Thursday, May 18, 2006

i go out walkin'

When I tell you that I spent the majority of today by myself, you shouldn't feel bad for me. I needed it, and it was dandy. The thing is, most of the students have taken off for the weekend; one big group is in Ireland and another left for Spain this morning. There are a handful of students still around, but not many. So after teaching class this morning and a quick trip to the Theatre Museum, I found myself with time to kill and money to burn. And by money to burn, I mean about two pounds which was quickly swapped for a pork and apple pasty.

So today I walked. I was alone, I was handsome, and the air was bright. My first destination was the Thames, as it often is on days like today. Windy and overcast, but still warm enough to enjoy being outside. Jacket weather. I walked over the Embankment bridge to the south bank, and here are some of the things I saw:

Here are some of the tunes playing on my ipod, which I will likely forever associate with the river Thames:

I Found a Reason - Cat Power
Hide and Seek - Imogen Heap
Fix You - Coldplay
This is the First Day of My Life - Bright Eyes
The Predatory Wasp of the Palisades is Out to Get Us! - Sufjan Stevens

Here are some philosophical questions I had while sitting on a bench by the river.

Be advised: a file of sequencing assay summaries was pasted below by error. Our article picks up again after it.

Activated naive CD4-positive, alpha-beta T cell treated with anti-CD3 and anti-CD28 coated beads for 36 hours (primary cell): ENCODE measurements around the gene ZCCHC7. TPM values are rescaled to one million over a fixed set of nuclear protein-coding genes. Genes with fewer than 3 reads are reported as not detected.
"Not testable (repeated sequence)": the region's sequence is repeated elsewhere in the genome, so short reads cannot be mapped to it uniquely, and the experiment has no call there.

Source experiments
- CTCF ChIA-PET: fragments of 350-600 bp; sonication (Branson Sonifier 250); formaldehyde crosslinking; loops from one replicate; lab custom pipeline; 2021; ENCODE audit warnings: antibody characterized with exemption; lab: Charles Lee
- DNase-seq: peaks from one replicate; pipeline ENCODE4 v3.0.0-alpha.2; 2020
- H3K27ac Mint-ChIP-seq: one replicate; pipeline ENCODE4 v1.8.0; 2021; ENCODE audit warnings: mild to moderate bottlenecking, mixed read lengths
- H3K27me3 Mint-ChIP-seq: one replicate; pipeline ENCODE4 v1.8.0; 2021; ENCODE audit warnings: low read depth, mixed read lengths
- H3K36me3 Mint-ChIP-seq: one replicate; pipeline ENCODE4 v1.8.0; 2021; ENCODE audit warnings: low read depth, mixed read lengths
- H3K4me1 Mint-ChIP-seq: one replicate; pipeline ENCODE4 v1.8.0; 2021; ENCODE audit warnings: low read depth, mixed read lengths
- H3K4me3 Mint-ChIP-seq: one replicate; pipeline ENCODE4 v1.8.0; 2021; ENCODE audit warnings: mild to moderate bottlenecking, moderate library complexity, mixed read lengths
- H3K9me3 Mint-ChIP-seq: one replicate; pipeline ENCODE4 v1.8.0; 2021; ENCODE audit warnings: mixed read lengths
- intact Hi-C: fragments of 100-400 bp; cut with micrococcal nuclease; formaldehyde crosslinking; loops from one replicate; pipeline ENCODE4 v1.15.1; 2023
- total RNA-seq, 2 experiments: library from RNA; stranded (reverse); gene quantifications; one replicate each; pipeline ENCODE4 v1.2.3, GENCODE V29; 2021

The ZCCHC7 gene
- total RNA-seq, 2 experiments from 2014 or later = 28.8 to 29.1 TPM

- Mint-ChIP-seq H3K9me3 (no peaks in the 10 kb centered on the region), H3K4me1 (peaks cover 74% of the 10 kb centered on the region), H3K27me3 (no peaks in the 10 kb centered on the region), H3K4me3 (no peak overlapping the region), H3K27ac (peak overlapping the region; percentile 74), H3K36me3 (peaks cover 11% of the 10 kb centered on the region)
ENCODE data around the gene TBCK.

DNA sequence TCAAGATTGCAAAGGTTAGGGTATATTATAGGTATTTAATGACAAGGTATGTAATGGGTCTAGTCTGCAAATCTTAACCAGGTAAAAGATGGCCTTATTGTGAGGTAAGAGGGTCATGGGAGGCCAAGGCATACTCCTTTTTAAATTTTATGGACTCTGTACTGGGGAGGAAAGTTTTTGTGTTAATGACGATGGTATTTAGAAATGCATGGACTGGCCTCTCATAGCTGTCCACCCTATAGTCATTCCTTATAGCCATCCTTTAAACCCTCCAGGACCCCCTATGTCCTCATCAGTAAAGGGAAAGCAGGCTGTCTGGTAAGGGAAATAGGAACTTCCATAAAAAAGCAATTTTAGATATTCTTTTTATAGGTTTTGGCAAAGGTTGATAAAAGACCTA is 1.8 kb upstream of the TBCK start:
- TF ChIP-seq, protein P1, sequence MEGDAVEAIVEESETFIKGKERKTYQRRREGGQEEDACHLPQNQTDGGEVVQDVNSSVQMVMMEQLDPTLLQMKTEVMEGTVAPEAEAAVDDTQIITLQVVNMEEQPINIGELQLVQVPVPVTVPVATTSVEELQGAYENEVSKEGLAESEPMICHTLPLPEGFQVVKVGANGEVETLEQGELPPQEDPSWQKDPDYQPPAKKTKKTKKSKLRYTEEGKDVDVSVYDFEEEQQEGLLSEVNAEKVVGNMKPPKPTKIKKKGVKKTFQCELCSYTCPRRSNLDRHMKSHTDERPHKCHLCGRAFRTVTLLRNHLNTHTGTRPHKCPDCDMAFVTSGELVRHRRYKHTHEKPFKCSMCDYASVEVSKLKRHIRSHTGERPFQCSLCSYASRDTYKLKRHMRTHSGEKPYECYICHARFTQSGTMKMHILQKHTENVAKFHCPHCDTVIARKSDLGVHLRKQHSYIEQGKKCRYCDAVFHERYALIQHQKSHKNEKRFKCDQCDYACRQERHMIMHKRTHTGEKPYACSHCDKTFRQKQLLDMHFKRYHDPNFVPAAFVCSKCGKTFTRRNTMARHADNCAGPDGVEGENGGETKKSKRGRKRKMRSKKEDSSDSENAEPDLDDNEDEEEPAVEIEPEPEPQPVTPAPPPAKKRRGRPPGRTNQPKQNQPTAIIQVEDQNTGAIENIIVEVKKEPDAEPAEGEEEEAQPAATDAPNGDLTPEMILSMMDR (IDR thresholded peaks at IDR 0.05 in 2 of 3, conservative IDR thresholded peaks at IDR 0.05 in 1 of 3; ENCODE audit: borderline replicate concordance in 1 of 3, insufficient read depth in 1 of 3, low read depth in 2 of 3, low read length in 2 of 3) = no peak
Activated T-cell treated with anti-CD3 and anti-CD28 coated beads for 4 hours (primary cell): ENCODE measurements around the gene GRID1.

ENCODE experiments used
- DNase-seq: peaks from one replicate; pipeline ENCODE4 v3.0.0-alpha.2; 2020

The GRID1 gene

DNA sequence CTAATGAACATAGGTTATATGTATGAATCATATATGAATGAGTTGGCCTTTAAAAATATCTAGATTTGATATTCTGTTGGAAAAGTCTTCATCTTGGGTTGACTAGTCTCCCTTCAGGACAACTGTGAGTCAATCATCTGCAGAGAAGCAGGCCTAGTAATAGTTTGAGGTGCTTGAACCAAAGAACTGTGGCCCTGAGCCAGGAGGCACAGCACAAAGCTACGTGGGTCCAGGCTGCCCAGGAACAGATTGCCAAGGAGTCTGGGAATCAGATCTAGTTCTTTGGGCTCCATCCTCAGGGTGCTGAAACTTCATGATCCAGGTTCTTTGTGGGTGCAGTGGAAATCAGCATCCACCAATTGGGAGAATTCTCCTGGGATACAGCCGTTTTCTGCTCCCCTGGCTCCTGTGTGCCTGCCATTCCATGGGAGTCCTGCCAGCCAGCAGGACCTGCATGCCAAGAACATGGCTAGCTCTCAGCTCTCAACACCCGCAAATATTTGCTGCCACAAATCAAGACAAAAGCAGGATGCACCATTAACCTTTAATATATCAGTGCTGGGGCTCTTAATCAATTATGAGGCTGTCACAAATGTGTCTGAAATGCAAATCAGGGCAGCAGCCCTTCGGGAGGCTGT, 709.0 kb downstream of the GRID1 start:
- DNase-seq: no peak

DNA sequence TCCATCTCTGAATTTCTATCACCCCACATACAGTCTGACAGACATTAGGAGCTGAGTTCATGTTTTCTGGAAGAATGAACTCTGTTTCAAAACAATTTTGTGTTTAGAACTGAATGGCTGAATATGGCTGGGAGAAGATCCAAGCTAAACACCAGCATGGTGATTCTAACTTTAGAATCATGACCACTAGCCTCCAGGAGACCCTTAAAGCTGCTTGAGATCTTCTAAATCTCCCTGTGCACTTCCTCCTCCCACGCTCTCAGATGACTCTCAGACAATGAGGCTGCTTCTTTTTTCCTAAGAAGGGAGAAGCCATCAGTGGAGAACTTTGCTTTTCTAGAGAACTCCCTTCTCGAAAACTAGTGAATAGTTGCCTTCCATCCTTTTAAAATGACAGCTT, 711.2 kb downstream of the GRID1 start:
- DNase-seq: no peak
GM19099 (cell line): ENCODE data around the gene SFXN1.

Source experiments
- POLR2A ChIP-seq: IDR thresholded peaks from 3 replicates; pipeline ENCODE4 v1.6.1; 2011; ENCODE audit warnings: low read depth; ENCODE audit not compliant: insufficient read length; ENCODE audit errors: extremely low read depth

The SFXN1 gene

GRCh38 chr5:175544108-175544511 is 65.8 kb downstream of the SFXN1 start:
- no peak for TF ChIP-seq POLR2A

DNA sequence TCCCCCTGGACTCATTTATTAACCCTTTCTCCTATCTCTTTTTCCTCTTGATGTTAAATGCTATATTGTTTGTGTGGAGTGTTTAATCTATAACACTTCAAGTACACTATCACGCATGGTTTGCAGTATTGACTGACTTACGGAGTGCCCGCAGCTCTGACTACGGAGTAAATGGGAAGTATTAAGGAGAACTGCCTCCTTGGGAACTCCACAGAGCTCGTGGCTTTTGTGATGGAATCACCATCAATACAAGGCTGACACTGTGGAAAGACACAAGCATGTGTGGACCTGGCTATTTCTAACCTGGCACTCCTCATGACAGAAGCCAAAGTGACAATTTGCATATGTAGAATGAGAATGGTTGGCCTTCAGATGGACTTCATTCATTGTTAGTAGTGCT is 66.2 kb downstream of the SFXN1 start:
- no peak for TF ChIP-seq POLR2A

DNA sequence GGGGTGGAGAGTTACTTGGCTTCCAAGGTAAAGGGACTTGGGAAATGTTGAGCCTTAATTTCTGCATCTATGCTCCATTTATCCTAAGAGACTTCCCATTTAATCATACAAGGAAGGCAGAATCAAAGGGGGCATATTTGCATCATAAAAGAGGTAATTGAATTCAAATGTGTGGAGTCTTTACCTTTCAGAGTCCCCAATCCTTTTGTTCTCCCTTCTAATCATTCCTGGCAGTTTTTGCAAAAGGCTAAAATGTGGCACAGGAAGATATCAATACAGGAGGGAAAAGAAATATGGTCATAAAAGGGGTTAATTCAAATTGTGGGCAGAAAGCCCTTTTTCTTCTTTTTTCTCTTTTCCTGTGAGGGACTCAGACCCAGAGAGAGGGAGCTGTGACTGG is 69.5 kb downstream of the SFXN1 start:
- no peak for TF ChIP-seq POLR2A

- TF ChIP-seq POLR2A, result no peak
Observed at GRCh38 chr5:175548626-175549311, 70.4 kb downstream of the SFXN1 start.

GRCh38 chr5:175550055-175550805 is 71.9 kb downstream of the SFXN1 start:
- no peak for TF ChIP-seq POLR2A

Where exactly did Adam come from?

How can space be possibly expanding?

Why was that pork and apple pasty so freaking good?

Then I joined another London walking tour, this one called Apparitions, Alleyways, and Ale. I know, I know. You think I'm a big nerd. Well, the cat's out of the bag: I am a super big nerd. And I sure love two things: ghost stories and alliteration. What could be more perfect? Remember, I'm still alone and I'm still really enjoying it. You don't need to feel bad for me, at least until the tour took a pitstop at a ghostly old pub, and everyone starting drinking and chatting with their buddies. Seeing that I was enjoying my little cranberry juice alone, again - a super big nerd -, the tour guide, Russell, motioned me over to sit with him. So now my nerd quotient goes through the roof, because the tour guide felt like he needed to befriend me. Doesn't matter. Within about 5 minutes, I had a friend for life. We hit it off. Russell is an actor, about 50 years old, and is a master storyteller. He told me ghost stories that he doesn't tell the big group. And I told him my stories about Miles in Dawlish and the ghostly voices at my school in Exeter. After the tour was over, and we passed through a churchyard filled with the bones of plague victims and the occasional apparition of a legless monk (it's all on our way to the Tube stop) Russell pulled me aside and showed me a few more places of supernatural interest in an alleyway off the beaten path. So pity me not! I got a special tour, and all just because I was alone, a good listener, and apparently friendless.